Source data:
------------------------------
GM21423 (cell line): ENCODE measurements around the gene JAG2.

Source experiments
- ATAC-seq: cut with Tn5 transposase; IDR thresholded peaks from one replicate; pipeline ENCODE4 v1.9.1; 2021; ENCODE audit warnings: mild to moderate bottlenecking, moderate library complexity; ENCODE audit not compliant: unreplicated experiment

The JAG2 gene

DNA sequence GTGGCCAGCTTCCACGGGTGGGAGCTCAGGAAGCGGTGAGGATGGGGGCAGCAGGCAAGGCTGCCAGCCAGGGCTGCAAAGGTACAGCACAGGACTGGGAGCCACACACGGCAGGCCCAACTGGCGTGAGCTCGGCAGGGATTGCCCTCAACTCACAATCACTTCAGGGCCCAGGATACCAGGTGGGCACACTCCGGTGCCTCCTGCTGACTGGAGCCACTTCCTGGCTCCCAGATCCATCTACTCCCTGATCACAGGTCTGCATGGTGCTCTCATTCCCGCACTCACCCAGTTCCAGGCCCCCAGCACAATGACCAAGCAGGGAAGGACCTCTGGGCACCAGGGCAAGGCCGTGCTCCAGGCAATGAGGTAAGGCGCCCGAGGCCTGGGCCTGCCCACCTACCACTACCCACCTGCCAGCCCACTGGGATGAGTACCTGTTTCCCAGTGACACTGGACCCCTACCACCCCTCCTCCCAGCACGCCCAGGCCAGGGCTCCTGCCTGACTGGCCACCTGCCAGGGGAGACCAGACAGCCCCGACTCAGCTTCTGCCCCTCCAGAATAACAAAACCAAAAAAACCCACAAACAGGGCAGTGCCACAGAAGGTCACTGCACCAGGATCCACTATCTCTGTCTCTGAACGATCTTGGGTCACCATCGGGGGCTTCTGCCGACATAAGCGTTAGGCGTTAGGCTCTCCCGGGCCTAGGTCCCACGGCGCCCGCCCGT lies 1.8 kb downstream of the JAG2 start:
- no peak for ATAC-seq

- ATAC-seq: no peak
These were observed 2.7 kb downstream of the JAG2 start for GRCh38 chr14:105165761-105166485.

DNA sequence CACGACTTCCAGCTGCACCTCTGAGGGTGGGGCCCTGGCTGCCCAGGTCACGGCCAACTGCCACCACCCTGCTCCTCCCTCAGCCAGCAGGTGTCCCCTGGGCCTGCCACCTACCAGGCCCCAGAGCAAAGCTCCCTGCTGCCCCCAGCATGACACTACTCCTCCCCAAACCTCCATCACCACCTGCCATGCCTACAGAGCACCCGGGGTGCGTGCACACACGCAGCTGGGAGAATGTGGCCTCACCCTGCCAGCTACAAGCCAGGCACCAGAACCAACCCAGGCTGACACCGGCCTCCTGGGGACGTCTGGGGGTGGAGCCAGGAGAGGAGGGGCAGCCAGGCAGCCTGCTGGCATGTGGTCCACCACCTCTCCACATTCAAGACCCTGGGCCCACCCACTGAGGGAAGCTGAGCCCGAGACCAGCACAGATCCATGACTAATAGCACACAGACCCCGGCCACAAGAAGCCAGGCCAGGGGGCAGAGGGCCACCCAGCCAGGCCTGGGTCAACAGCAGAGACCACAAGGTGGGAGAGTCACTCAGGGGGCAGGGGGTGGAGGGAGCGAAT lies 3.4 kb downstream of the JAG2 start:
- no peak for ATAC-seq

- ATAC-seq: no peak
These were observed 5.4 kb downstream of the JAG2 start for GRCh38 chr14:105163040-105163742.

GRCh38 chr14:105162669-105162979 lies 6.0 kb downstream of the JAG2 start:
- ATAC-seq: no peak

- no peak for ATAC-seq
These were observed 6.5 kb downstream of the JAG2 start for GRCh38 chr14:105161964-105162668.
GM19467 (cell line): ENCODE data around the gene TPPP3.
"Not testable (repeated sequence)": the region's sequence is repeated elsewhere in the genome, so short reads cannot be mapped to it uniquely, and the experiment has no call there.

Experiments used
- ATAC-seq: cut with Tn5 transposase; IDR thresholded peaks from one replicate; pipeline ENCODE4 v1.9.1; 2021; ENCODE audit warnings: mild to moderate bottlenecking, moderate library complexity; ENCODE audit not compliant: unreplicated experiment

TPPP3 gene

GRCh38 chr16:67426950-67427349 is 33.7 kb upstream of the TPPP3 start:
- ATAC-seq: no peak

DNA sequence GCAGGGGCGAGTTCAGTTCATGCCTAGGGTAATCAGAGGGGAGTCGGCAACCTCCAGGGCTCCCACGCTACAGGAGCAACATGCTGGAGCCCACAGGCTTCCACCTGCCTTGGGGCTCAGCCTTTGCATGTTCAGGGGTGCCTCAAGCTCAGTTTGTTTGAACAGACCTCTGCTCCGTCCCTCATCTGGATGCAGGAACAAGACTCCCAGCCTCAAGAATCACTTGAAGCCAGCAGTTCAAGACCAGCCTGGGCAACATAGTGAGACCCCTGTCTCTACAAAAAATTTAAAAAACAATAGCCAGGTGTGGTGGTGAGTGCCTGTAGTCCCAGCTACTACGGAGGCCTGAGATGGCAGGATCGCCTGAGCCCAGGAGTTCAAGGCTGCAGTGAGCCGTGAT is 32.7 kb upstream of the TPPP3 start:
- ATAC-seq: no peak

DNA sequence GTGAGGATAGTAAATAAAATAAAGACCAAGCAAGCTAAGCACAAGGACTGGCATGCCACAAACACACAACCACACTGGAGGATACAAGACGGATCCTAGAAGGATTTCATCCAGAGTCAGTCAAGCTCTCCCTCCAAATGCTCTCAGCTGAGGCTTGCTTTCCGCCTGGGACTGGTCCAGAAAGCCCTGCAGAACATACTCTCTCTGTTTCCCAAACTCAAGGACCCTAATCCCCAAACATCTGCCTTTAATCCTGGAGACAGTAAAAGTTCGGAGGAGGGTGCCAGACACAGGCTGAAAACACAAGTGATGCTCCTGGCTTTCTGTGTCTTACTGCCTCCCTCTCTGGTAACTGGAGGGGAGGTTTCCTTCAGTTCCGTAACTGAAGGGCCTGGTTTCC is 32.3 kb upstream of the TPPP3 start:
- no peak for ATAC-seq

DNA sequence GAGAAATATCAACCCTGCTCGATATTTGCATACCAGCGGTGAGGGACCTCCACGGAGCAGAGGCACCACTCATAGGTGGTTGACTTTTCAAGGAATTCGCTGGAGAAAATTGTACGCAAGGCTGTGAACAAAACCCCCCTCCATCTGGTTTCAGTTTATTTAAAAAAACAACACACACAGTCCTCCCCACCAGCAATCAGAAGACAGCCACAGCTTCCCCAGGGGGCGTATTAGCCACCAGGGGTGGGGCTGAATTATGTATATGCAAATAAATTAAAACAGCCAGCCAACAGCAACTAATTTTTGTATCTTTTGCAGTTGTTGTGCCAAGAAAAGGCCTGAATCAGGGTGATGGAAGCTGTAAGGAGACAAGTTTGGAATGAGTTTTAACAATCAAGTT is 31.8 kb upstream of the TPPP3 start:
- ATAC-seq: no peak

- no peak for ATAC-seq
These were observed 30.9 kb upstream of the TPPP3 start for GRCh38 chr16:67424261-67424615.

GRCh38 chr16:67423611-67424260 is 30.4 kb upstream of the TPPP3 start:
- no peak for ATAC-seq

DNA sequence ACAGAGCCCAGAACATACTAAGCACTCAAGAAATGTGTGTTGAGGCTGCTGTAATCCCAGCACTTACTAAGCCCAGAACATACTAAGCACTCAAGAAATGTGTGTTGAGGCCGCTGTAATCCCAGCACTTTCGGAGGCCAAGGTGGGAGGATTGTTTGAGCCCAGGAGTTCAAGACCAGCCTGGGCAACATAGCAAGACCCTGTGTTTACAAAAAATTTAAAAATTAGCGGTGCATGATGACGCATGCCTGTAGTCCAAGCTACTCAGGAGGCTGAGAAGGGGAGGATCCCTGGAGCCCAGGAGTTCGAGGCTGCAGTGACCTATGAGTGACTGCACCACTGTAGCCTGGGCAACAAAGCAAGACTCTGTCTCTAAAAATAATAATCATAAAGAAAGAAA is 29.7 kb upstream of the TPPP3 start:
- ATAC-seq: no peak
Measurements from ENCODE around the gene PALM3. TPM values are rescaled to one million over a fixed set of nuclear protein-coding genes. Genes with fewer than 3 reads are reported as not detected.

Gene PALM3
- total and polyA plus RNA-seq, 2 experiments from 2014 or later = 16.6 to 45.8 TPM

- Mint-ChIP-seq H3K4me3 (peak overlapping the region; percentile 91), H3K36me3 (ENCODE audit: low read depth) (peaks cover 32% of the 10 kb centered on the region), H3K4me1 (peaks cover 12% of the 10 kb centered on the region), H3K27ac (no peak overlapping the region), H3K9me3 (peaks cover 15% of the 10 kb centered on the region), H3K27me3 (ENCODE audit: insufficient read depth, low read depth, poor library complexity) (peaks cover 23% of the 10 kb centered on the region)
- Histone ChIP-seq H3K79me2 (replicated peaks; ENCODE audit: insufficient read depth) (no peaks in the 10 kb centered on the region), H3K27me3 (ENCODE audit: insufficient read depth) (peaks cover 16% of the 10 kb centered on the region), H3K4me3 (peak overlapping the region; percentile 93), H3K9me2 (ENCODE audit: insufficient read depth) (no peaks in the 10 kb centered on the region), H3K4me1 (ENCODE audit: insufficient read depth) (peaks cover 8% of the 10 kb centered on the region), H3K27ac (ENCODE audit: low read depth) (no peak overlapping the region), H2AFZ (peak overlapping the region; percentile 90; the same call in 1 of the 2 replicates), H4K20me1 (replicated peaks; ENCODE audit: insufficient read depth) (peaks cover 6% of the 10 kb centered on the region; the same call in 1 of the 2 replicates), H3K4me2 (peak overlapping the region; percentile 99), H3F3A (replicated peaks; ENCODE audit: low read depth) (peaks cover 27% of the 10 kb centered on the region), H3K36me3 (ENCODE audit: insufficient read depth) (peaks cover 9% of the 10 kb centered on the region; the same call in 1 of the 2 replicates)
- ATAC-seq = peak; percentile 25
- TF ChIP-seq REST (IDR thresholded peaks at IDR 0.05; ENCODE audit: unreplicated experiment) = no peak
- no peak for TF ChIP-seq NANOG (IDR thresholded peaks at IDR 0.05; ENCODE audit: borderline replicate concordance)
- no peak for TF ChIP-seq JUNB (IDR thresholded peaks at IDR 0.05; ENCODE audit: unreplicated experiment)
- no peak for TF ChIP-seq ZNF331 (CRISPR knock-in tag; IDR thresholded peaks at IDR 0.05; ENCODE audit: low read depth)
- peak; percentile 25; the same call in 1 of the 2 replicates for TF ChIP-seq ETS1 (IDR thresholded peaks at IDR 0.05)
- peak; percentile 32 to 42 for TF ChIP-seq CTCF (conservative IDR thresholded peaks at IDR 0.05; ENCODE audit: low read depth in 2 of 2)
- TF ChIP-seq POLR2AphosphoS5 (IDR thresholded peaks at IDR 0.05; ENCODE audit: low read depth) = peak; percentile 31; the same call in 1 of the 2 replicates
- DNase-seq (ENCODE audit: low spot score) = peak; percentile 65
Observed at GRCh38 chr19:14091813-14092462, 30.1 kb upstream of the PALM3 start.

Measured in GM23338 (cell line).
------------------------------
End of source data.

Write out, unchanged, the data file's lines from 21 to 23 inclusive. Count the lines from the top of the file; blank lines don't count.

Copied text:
TPPP3 gene

GRCh38 chr16:67426950-67427349 is 33.7 kb upstream of the TPPP3 start:
- ATAC-seq: no peak